UPDATE Breaking News – according to a paywalled story in the Globe and Mail this morning Todd Stone is now willing to consider tolls and regional road pricing in the upcoming referendum (Posted at 09:08 Feb 26)

Secondly he was very selective in some of the evidence he cited. And in some cases I feel that he rather mislead the audience. For example he asserted that London Transport had halved the cost of providing bus service since it adopted contracting out. What he did not say was that this was imposed by a Conservative government at the national level with a stated objective of breaking the power of the trade unions. Most if not all of the savings came at the expense of the wages of those actually performing the service. The profits of the bus operating companies have been quite remarkable. Indeed that is also true of the railways. There the cost to the public purse has tripled. A franchise to run trains – such as that owned by Virgin – is a bit like a license to print money. It has been a lot tougher for the people who build trains. Only one UK manufacturer remains. The users also now complain of very expensive tickets and gross overcrowding due to underinvestment in very necessary additional rolling stock. Outside London Andrew Coyne conceded experience had been “mixed”. He failed to mention the complete absence of service in many rural areas, the dearth of off peak services everywhere and the consequential huge problem of social isolation.

He did concede that introducing prices on services now provided “free” like road space, hit poor people hardest, but that he said was simply an income problem. Easily solved by a commitment to give poor people more money. If anyone has ever come across a conservative politician who is actually willing to embrace this notion, please let me know. As far as I am aware the idea of the guaranteed income is anathema to every conservative and is no more likely to be introduced into Canada or BC than I am to be given a seat in the Senate.

UPDATE Todd Litman has posted to Planetizen that road tolls are fair and benefit the poor – with lots of references. He does not address region wide road pricing in this piece. He argues as follows

While it is true that a given fee is regressive (a dollar represents a greater portion of income for a poor than a wealthy person), road tolls are generally less regressive than other highway funding options because poor people drive relatively little on such highways: many poor people are retired or unemployed, lower-income workers often have local jobs that do not require highway commutes, and if they do commute on major travel corridors they are more likely to use alternative modes, or travel off-peak because they often have off-peak work schedules.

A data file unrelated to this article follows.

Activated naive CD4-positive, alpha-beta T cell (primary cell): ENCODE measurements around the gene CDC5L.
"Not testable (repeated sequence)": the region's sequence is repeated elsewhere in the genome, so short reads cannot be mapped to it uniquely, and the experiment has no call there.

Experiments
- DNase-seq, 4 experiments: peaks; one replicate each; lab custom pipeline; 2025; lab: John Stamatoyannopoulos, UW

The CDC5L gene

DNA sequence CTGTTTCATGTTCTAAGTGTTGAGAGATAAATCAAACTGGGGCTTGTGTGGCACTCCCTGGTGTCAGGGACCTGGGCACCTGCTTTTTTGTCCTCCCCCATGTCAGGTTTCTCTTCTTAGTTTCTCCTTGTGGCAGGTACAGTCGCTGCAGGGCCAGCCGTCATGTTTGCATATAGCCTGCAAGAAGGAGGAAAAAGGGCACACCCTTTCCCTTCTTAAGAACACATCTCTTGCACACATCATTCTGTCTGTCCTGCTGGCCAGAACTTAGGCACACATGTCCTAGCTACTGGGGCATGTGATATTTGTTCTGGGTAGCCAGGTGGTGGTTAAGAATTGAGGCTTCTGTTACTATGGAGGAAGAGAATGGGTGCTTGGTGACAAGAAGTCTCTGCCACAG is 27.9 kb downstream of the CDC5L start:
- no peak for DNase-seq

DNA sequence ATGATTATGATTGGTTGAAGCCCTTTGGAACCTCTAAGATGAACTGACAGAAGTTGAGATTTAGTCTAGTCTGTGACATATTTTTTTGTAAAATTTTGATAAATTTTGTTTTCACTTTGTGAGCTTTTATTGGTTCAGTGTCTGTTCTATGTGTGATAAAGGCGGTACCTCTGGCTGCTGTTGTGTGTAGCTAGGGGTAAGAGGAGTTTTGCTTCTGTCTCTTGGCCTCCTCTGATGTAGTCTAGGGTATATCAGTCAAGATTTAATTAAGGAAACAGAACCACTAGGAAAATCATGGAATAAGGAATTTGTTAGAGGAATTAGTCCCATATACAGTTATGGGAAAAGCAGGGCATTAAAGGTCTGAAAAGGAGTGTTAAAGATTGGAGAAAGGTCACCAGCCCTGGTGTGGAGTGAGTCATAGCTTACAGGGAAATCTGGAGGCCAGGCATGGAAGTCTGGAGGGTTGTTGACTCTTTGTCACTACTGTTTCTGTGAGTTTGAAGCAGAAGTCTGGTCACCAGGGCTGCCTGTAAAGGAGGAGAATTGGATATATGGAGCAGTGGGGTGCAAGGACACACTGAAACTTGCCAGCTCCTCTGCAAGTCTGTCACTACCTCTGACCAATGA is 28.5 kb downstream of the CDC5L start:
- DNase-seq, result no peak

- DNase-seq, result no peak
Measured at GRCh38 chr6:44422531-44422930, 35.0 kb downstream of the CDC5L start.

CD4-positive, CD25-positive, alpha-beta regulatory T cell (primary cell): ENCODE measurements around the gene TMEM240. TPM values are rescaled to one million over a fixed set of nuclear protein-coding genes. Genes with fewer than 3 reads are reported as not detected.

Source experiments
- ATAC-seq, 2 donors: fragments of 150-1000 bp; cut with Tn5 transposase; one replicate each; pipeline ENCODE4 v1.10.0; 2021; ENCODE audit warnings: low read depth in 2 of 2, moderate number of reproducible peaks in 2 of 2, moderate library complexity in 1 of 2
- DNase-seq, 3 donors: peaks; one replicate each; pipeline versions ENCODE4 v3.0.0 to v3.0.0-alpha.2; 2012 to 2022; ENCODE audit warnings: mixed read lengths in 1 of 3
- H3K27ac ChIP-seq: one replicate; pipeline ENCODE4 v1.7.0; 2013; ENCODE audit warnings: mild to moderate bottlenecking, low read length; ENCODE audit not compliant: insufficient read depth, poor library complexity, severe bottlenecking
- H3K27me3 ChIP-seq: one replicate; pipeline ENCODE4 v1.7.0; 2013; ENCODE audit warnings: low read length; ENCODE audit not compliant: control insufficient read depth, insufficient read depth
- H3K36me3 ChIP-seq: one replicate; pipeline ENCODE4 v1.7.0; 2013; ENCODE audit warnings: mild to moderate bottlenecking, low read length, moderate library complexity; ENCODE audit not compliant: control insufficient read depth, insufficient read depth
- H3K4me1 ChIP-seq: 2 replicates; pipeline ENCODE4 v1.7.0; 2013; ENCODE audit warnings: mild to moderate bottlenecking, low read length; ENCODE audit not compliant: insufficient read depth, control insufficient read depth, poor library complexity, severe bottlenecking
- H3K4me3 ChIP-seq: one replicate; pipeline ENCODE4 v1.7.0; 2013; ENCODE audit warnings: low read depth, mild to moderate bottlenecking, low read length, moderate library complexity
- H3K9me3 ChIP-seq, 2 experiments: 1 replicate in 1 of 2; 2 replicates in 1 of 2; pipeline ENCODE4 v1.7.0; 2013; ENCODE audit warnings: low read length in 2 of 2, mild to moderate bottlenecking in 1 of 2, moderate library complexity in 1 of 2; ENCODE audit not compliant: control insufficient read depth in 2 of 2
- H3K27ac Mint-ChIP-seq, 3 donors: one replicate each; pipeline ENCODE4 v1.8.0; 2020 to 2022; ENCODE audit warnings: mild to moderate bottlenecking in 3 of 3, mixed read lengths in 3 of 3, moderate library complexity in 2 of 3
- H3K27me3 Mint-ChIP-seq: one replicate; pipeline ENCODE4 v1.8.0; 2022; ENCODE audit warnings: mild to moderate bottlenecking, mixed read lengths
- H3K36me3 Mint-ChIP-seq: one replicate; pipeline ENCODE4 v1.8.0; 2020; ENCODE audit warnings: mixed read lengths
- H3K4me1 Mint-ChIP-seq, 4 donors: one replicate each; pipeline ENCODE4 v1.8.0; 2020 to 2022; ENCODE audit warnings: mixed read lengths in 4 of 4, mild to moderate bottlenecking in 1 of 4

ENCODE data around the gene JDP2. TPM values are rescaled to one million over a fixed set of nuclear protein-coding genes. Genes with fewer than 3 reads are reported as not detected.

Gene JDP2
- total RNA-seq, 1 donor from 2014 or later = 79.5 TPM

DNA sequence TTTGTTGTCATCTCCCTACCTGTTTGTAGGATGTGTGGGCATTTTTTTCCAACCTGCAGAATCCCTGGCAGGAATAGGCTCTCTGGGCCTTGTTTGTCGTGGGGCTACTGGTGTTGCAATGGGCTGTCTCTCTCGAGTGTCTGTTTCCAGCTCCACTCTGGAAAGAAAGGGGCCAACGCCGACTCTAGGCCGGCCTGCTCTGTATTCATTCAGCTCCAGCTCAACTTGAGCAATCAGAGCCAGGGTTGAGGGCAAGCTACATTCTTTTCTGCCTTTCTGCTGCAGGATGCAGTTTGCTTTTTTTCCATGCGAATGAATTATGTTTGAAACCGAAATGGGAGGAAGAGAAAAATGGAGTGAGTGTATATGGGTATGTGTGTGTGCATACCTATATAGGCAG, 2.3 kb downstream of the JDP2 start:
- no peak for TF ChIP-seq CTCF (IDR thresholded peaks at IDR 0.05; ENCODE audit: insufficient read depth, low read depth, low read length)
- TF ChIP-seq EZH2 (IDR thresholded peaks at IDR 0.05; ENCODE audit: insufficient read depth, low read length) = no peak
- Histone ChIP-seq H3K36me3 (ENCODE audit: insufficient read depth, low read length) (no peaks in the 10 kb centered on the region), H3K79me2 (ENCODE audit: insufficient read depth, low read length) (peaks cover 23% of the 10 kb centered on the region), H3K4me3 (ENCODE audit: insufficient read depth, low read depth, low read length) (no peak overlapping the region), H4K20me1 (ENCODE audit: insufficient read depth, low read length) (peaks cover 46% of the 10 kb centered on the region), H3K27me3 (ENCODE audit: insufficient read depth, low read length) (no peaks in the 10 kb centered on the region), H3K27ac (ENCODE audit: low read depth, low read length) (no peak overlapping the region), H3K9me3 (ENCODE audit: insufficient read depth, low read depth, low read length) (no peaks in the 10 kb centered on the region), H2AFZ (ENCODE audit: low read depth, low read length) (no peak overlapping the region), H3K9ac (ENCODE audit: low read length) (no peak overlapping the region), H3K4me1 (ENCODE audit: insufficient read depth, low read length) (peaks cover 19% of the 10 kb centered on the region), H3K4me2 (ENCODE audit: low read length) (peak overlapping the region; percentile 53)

Saying “eliminate the subsidies” is easy: getting that to happen requires the enthusiastic cooperation of Stephen Harper and Christy Clark. They would also both have to support income supplementation for the poor. Does that seem at all likely?

Afterthought

I happen to be reading Sacré Blues by Taras Grescoe (it’s about Quebec) where I came across his assessment of Andrew Coyne – “the knee jerk conservatism of power worship”

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Easing congestion in Metro Vancouver: Pricing without subsidies.

Traffic is strangling our cities – he produced a bunch of statistics which I am not a fast enough hunt and peck tapper to record. He did not note that driving in the US has been declining – something which is also evident here.

The costs of congestion are massive and growing

Commuting by car 85% of total nationally unchanged in twenty years

We use the most perverse system to ration road space – time
Building more roads also doesn’t work it induces traffic
Reduction in capacity produces less demand
Induced traffic also results from other measures. To the extent that they have been successful in improving traffic volume/delay that space is quickly absorbed by new induced traffic

Incentive requires rational mechanism – tolls
Smeed Report (UK 1964)
Roads represent a tragedy of the commons – people leave early to try to beat the traffic just as farmers drove their sheep onto the common to crop its loser before their neighbours got there.

Sprawl creates congestion

Many will object “I paid for those roads already”  but you haven’t paid for the space you occupy at peak periods. Each extra vehicle that joins a congested traffic stream has an exponentially worse impact.  Congestion exists on some roads and some times, so the toll that is needed is a congestion price. Willingness to pay for uncontested roads is demonstrated by the success of express highway lanes in California, HOT lanes in Minnesota and tolled autoroutes in France. Toronto has Highway 407 an express toll route that parallels a section of Highway 401 but offers a faster alternative to those willing and able to pay. The prices imposed on these roads are set at a level to deter enough new traffic to keep the flow moving smoothly. 

Do we need new roads? Can’t we toll existing ones? It a toll had been applied to Highway 401 maybe the 407 would not have been needed.